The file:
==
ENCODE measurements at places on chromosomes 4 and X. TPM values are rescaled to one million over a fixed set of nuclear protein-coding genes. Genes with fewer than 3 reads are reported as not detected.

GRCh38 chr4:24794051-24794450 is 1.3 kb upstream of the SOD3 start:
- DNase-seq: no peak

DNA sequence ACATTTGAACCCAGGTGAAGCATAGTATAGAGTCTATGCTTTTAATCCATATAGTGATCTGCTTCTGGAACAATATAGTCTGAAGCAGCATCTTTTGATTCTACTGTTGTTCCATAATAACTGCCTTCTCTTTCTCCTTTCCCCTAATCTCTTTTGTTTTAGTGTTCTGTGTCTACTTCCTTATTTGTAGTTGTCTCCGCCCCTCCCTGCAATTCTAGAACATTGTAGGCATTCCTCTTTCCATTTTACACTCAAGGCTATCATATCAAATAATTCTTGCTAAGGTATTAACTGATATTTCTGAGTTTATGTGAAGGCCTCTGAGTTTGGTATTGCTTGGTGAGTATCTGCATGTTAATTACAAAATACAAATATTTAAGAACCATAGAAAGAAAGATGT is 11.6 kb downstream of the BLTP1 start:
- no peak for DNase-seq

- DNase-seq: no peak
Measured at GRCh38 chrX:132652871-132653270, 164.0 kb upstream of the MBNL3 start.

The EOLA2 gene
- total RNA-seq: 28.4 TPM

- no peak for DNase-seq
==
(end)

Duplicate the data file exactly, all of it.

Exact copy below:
ENCODE measurements at places on chromosomes 4 and X. TPM values are rescaled to one million over a fixed set of nuclear protein-coding genes. Genes with fewer than 3 reads are reported as not detected.

GRCh38 chr4:24794051-24794450 is 1.3 kb upstream of the SOD3 start:
- DNase-seq: no peak

DNA sequence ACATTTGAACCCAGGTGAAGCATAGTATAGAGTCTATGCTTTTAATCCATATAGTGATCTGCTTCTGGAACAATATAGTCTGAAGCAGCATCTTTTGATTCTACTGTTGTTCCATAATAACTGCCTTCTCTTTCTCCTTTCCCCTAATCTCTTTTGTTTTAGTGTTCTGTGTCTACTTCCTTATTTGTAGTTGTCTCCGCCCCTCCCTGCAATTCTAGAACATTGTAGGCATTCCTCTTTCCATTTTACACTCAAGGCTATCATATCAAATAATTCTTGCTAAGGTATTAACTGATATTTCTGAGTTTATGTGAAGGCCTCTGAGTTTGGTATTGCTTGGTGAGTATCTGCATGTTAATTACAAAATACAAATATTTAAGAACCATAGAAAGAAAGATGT is 11.6 kb downstream of the BLTP1 start:
- no peak for DNase-seq

- DNase-seq: no peak
Measured at GRCh38 chrX:132652871-132653270, 164.0 kb upstream of the MBNL3 start.

The EOLA2 gene
- total RNA-seq: 28.4 TPM

- no peak for DNase-seq